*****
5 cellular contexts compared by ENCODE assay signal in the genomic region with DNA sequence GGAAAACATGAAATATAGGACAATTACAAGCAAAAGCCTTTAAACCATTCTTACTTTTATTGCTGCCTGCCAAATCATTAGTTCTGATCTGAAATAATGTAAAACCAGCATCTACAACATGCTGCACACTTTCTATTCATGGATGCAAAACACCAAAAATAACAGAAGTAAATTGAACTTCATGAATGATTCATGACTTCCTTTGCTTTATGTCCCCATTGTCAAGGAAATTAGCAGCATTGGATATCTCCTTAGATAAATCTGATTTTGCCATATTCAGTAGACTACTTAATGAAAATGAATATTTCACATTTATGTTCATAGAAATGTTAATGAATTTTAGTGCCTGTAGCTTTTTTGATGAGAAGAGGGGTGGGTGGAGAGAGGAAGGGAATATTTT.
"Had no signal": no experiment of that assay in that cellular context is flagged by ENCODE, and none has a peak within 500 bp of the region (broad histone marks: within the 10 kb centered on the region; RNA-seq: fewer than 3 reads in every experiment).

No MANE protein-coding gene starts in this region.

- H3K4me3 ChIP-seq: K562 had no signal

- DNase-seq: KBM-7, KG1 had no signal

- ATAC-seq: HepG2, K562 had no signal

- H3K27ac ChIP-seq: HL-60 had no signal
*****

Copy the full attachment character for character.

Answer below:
5 cellular contexts compared by ENCODE assay signal in the genomic region with DNA sequence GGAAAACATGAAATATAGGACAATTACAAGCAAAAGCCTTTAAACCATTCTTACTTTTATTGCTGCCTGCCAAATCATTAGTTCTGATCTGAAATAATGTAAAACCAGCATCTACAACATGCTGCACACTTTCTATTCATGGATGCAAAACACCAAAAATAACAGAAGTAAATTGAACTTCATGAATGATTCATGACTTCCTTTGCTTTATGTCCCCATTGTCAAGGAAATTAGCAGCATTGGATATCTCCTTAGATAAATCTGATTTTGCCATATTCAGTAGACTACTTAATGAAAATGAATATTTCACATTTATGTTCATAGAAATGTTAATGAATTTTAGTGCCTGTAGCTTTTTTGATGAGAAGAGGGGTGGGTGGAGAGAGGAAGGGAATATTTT.
"Had no signal": no experiment of that assay in that cellular context is flagged by ENCODE, and none has a peak within 500 bp of the region (broad histone marks: within the 10 kb centered on the region; RNA-seq: fewer than 3 reads in every experiment).

No MANE protein-coding gene starts in this region.

- H3K4me3 ChIP-seq: K562 had no signal

- DNase-seq: KBM-7, KG1 had no signal

- ATAC-seq: HepG2, K562 had no signal

- H3K27ac ChIP-seq: HL-60 had no signal